Earlier this month, my friend the E-techer and I were having lunch and she mentioned the culture vulturing post I'd recently done. Apparently her otherwise wonderful husband wouldn't even consider going to these events, and she was jealous that not only did Thing One want to go, he'd suggested some of the plays (her amazement and jealousy grew when I said that Thing One originally said this was the year "he wanted to see more ballet"). Of course, Thing Two is closer to Mr. E-tech's way of thinking, so...
Let's not dwell on the fact that I had squealing teen girls in my car on the train ride down, shall we? Instead, let's focus on the fact that Cyd is settling in nicely, and seeing The Girls was something to which I was looking forward.
Considering that I've had a place to lay my head in what's known as "Brownstone Brooklyn" since 1993, you'd think I'd know more places to eat than I do. Problem is, I tend to be a creature of habit and places like Cafe on Clinton were a good habit to have. So it's a bit embarrassing that I learned about a wonderful French restaurant via a British blogger, Swisslet. Last night was our second dinner there (we've also had brunch there once) and once again we left saying "we must eat there more." The soupe aux oignons was among the best I've had, and the osso bucco was yummy. Dessert for me was a trio of creme brulee, and while the regular and Nutella versions were ok, the lemon version was heavenly. (Thing One enjoyed his meal, too, but he can rave about that in the comments if he's so moved). Also, who knew that Michigan had good vineyards? Seriously? Well, Gamay Noir has made it on to my Must Drink list.
Two bottles and a good meal later, we left to head to BAM. Thanks to the snow, and it being a Saturday evening, buses along Atlantic Avenue weren't running frequently, so we walked to the theatre. Remind me to get new snowboots. Our seats were in the balcony, and I'm not the best at heights but they were wonderful seats. What were we seeing? The Abbey Theatre's transfer of John Gabriel Borkman, an Ibsen play. The big draw, of course, was Alan (squee!!) Rickman... but I've seen Fiona Shaw before and had just finished watching Lindsey Duncan in "Shooting the Past" (haven't see it? add it to your Netflix queue now! and ignore the fact that Timothy Spall is now ubiquitous).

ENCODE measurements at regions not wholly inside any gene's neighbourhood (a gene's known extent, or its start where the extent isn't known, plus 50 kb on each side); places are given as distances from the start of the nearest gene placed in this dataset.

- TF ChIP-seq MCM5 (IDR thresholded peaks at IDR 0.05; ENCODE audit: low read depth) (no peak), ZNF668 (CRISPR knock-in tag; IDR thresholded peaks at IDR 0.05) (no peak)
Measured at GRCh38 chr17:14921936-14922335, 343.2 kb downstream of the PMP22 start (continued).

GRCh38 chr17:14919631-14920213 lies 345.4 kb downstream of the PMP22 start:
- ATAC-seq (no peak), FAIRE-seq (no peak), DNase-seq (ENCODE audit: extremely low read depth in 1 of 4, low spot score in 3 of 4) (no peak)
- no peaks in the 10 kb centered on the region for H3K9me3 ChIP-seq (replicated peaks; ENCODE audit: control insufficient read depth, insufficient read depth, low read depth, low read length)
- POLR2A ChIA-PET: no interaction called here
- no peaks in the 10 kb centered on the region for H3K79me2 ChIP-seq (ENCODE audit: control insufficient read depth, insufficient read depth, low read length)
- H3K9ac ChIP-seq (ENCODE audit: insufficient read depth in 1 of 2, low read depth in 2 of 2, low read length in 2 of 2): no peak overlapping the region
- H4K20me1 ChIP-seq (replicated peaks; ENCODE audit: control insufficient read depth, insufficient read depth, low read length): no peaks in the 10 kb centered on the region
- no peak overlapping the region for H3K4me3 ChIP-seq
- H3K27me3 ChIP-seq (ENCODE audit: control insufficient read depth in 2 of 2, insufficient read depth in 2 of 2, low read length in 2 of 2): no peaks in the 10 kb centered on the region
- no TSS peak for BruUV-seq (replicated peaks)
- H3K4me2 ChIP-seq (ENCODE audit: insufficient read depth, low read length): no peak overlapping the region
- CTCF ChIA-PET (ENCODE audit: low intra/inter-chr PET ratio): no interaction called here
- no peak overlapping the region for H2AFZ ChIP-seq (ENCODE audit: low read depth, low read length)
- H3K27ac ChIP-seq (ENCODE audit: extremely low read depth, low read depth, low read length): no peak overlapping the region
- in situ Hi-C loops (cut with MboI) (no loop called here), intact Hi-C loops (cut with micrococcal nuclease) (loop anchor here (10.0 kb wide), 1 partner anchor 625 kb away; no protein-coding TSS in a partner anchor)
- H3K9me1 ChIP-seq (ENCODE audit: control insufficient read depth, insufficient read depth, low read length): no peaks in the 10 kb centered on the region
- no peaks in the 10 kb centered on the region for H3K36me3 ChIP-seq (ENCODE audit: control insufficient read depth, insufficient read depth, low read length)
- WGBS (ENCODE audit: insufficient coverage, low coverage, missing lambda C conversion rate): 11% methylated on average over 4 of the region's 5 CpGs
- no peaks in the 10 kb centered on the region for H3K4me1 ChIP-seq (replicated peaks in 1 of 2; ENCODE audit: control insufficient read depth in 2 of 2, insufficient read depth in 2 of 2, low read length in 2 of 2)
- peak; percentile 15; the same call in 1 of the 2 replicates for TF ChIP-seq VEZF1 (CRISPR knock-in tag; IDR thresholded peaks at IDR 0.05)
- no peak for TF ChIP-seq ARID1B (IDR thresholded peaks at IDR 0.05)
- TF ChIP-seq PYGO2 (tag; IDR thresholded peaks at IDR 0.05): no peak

My first thoughts were that I hoped they hadn't spent money on the set (sparse furnishings among snow drifts) because I was sure that the parking garage next door could spare a few shovelsful. When the play started, I was happy that the audience didn't do the awful American thing of applauding the Big Star when he or she arrives on stage, before they've said (or sung) one word. As for plot, think Madoff... Lay... or any financial scandal of the past few years. How prescient of Ibsen to write this over 100 years ago! John Gabriel Borkman (referred to by his wife as "Him" or "the bank manager") embezzled a fortune, of course it was for the good of the people but it still led to 11 years of official incarceration, and 8 years isolated on the second floor of his house, now owned by his sister-in-law (and first love), who bought the house when it was auctioned off to recover assets.
Ella and Gunhhild are locked in a battle over Erhart, the heir to the Borkman name and hope for its redemption. He, on the other hand, is involved with Mrs. Wilton, a - gasp! - divorcee and wants nothing more than to leave Norway with his love. Much declaiming and speechifying later, Erhart is gone, John Gabriel is dead, and the twin sisters are left holding hands in the snow. Of course the acting was excellent, and the script was surprisingly fast-paced (none of that second act drag). Had we seen this at the start of the run, the snow set (including second act snowstorm) wouldn't have been so humorous.
So that was the first of my planned theatrical experiences this year... stay tuned for further adventures!